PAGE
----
At times it can be useful to reflect upon an experience by observing the setting and circumstances a person is currently in; to use the present moment as a mirror to the previous. In considering Miranda July’s world premiere of New Society on October 30, 2014 at the McGuire Theater, this approach is not only useful, but necessary. To maintain the truth and novelty in this performance for all who will attend – or rather, participate in – it, July has asked that no explicit details be published about the piece for one year.
As the Walker’s Contributing members gathered at a post-performance reception to mingle and react, Philip Bither, Senior Curator of Performing Arts, emphasized the importance of this rule. Bither pointed out that the structure of New Society allows for “a completely different show every night,” and that each one remains “truly a surprise,” for both performer and audience, which is what live theater is all about.
But as daily life is different every day and quite often a surprise, was it required this rule be established because the experience of live theater has become the opposite: an expectation of knowing what will happen ahead of time? How often today do audiences attend a performance simply because they do not know what will happen during the course of two hours? Perhaps this is what gives contemporary theater its modern relevance, but even July flips this concept on its head with her latest creation. The uncertainty in New Society is not only a nervous experience for the audience, but for the performer. July admits she was curious, eager, and anxious about her initial participants, wondering “who will all these people be?” And like a performing artist would thank their fellow actors, Miranda told this group of audience members, “thank you for coming through for me.”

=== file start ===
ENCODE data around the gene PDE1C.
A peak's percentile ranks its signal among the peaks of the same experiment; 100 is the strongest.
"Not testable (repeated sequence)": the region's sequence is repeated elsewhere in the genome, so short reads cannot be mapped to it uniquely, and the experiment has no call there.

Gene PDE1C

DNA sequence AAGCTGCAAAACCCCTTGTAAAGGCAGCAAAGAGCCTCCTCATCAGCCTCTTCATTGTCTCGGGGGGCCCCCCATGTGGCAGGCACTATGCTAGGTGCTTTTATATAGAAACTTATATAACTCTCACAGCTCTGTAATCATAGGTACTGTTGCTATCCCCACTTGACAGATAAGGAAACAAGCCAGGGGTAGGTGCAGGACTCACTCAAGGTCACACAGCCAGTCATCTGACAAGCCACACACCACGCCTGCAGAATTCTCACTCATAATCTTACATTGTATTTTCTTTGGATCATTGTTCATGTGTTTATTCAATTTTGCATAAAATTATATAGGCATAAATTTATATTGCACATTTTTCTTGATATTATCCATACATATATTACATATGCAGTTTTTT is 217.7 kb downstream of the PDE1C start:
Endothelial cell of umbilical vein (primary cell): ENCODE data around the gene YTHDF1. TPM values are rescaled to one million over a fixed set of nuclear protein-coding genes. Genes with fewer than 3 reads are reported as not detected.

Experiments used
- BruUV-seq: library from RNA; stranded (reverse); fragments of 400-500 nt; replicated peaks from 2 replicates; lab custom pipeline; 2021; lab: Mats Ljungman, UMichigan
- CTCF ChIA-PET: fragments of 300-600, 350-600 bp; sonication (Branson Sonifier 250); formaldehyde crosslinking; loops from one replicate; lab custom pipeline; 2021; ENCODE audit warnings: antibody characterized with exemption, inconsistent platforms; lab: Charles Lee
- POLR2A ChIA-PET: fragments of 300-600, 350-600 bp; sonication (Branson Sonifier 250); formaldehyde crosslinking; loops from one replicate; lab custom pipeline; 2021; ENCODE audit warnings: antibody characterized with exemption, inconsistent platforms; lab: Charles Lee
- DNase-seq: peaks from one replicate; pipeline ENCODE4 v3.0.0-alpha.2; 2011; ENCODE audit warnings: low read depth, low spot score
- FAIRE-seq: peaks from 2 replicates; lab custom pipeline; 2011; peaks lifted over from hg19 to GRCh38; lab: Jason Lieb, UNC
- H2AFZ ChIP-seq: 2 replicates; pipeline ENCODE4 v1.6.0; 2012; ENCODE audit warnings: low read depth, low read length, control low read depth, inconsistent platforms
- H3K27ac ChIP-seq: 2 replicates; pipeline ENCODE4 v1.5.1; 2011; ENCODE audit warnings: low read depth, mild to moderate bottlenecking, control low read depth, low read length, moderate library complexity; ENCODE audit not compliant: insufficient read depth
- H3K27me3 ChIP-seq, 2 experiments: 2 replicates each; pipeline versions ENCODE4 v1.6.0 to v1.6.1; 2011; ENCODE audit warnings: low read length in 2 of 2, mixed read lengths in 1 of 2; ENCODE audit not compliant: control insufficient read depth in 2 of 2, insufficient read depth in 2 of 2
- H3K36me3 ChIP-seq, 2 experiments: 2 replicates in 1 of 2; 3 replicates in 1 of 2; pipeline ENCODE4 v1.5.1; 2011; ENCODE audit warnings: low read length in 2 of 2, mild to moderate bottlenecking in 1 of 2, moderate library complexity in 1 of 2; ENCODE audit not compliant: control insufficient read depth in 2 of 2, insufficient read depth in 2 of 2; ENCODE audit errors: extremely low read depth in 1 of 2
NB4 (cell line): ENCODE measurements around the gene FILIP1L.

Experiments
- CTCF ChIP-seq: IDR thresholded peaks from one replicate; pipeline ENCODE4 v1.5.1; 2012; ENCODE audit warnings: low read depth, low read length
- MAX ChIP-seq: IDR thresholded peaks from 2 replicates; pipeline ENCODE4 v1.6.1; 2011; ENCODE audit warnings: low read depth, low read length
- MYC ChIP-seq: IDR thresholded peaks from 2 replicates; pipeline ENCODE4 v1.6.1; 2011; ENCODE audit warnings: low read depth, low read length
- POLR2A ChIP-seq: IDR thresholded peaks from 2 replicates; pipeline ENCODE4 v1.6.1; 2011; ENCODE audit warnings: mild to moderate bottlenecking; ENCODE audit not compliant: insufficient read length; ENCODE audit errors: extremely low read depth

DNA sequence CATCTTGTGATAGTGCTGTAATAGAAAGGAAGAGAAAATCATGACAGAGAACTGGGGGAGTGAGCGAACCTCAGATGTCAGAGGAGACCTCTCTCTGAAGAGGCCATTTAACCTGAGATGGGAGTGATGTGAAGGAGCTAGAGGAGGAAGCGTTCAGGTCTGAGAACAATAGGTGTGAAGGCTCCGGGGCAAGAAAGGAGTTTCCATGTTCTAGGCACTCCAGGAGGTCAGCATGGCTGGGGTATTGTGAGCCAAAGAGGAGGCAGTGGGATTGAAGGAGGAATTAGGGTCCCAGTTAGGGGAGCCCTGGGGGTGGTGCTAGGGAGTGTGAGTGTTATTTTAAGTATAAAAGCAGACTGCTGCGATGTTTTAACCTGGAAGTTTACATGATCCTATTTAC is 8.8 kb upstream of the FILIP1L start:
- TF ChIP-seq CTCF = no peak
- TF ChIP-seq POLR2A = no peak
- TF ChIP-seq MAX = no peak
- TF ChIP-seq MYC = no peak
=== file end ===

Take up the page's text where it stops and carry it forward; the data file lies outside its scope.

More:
It was all slightly surreal, returning to a non-theatrical setting after taking part in New Society. Although it was simply a cocktail hour, it was difficult not to notice people gathering in small groups to have private discussions, the photographer documenting our actions, the ability to walk wherever one liked, or to even not interact with others at all, and the large windows on the north wall. This hyperawareness of space and socialization pointed out the freedoms of daily life, and the limitations as well as the possibilities available within the walls of a theater. A group of a few hundred confined in a space for a specific number of hours has the potential to experience almost anything – if they decide to. This is, at the core, what July accomplishes with New Society: a stark examination of our lives outside of theater by creating a new world within one.
July’s eyes sparkle with this concept in mind, commenting that there is “so much raw enthusiasm to be shaped” in a piece like hers, in theater that asks an audience to sit down and let go. Whereas our everyday lives are chained to expectation, theater gives us a unique freedom in that it allows an experience to be shaped for, or with us. Yet as the reception ended, it can be noted that even in real life, people still don’t like when the lights come up and they have to go home.